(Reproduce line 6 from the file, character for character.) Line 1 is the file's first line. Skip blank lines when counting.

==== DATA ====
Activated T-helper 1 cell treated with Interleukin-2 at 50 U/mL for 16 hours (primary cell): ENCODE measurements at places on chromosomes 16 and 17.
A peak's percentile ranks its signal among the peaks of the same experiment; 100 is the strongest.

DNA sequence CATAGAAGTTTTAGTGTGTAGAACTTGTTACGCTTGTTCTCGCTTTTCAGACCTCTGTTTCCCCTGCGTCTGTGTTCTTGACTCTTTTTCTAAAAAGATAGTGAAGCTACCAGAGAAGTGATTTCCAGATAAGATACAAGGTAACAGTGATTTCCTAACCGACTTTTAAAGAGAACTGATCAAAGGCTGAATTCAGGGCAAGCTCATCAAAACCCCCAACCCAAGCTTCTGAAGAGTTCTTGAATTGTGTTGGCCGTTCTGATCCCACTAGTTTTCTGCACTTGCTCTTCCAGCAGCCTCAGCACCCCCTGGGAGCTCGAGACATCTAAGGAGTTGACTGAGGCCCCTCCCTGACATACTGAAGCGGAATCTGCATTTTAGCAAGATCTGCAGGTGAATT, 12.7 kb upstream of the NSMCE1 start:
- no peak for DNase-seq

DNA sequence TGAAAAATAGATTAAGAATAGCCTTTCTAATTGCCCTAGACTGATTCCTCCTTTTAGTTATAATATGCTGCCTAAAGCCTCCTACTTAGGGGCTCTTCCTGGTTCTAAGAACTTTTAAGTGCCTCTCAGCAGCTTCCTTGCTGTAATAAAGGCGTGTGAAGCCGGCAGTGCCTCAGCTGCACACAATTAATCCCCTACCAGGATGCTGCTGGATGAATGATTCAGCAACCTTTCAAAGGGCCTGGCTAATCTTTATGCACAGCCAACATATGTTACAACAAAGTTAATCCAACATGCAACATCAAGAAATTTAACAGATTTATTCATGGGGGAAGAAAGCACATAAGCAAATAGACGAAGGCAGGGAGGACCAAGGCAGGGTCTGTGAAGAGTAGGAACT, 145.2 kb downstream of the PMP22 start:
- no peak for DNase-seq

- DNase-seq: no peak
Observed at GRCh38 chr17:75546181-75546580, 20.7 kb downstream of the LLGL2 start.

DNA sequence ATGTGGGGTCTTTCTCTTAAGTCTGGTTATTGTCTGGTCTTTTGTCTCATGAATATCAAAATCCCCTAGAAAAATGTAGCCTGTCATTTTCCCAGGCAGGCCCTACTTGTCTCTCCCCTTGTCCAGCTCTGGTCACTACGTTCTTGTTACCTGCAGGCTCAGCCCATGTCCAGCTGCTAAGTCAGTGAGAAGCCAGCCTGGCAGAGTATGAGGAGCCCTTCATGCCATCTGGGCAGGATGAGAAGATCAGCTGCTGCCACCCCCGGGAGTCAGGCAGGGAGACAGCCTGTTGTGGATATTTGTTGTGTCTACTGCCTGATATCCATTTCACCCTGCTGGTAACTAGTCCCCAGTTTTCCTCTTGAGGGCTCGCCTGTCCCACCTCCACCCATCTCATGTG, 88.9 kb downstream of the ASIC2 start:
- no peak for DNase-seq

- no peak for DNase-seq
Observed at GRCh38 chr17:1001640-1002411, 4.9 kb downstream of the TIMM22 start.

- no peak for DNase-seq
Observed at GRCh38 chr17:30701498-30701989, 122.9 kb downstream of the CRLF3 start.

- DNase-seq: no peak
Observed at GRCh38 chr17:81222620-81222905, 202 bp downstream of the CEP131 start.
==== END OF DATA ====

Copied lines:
- no peak for DNase-seq